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The Price of Selfish Behavior in Bilateral Network Formation

Jacomo Corbo
PhD student, Dept.EECS Harvard University

May 30, 2005 at  10:00 AM
Zames Seminar Room - MC437

Given a collection of selfish agents who wish to establish links to route traffic among themselves, the set of equilibrium network topologies may appear quite different from the centrally enforced optimum. We study the quality (price of anarchy) of equilibrium networks in a game where links require the consent of both participants and are negotiated bilaterally and compare these networks to those generated by an earlier model due to Fabrikant et al. ("On a Network Creation Game", PODC 2003) in which links are formed unilaterally. We provide a characterization of stable and efficient networks in the bilateral network formation game, show that the set of stable networks is richer than those in the unilateral game, and that all stable networks of the unilateral game are also stable in the bilateral game. We also provide an upper and lower bound on the price of anarchy (tight in the size of the network $n$ but not the link cost$\alpha$) of the bilateral game and show that the worst-case price of anarchy of the bilateral model is worse than for the unilateral model. A careful empirical analysis demonstrates that the average price of anarchy is better in the bilateral connection game than in the unilateral game for small link costs but worse as links become more expensive. In the process, a powerful equivalence between link-based graph stability and two game-theoretic equilibrium notions is also discussed. The equivalence establishes necessary and sufficient conditions for an equilibrium in the bilateral game that helps provide a partial geometric characterization of equilibrium graphs.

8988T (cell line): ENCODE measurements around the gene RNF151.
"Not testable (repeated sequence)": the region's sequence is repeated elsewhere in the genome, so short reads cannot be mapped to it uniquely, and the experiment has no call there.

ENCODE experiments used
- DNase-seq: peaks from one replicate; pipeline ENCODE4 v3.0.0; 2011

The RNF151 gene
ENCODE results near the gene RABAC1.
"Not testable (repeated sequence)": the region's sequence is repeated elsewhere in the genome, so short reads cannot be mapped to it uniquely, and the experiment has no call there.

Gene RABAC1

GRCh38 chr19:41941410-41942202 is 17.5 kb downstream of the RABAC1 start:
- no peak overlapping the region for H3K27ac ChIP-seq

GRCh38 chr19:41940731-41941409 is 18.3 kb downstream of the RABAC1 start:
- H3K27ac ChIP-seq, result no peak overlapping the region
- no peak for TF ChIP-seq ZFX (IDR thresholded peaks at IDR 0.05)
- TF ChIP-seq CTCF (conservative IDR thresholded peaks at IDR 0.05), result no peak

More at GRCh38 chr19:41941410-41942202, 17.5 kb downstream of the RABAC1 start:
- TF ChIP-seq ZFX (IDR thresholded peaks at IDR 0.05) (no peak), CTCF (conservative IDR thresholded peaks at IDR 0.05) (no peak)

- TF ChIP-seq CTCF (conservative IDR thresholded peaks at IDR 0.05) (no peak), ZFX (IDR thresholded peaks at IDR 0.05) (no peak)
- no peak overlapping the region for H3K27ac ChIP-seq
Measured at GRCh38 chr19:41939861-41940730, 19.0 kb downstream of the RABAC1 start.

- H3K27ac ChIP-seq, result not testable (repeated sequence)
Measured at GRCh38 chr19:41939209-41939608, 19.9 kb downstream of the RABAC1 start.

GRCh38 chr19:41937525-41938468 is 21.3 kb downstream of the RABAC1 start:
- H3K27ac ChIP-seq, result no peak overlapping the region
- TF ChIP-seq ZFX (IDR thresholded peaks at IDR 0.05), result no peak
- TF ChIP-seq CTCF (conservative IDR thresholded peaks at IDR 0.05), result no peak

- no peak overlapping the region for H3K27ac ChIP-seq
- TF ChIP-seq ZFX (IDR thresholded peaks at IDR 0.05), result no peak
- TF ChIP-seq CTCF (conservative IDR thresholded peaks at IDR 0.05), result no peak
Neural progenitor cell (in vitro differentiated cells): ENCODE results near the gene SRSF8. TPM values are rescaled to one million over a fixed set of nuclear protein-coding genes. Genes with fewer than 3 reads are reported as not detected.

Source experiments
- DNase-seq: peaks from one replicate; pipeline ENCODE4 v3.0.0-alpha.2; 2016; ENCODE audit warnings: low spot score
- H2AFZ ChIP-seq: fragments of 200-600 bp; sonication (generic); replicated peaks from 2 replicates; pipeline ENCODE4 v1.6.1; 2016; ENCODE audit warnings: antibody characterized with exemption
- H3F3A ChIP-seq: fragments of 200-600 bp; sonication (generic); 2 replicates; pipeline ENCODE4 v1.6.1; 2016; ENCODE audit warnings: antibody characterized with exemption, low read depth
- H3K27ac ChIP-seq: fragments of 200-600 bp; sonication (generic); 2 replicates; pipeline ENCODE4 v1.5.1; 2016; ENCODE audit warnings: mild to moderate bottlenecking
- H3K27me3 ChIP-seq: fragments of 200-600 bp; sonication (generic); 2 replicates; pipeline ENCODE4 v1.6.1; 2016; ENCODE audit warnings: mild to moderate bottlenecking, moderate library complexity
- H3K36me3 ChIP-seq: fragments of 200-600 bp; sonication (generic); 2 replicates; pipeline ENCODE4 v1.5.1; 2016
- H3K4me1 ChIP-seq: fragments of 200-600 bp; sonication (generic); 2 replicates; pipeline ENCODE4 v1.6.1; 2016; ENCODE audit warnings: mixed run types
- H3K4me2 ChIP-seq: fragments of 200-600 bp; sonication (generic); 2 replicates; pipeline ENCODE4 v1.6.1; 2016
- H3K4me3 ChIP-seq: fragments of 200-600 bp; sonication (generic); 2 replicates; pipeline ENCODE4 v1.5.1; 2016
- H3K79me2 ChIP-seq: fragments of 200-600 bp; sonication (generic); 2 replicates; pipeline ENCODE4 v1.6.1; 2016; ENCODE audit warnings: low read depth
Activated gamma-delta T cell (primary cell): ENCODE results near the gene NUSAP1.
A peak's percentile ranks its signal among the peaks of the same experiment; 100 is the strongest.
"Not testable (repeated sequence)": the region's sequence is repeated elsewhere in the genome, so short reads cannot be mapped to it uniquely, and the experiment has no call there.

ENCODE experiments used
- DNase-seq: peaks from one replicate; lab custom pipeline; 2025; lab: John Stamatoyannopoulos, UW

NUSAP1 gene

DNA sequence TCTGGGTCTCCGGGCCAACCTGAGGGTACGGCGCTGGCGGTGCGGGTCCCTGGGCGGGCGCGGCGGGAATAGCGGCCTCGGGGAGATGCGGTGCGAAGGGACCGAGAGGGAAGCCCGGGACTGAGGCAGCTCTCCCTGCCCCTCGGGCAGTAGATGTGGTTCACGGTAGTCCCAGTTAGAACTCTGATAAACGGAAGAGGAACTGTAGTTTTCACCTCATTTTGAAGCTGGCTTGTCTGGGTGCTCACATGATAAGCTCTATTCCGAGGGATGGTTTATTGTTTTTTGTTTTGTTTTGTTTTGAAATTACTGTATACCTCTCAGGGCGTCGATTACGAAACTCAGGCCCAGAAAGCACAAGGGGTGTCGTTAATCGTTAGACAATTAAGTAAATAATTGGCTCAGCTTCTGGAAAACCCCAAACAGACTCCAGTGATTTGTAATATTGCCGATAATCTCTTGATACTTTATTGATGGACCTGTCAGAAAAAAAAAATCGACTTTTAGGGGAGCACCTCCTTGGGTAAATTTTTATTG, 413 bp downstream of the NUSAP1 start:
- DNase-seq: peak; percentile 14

Based on joint work with David C. Parkes.

About the speaker:


Jacomo Corbo is currently a third-year PhD candidate in the EECS department at Harvard University. His research interests are in algorithmic game theory, control, and incentive mechanism design, particularly in network settings. He graduated from McGill University in Honours Electrical Engineering in 2002, where he completed his honours thesis under the mentorship of Prof. Peter Caines.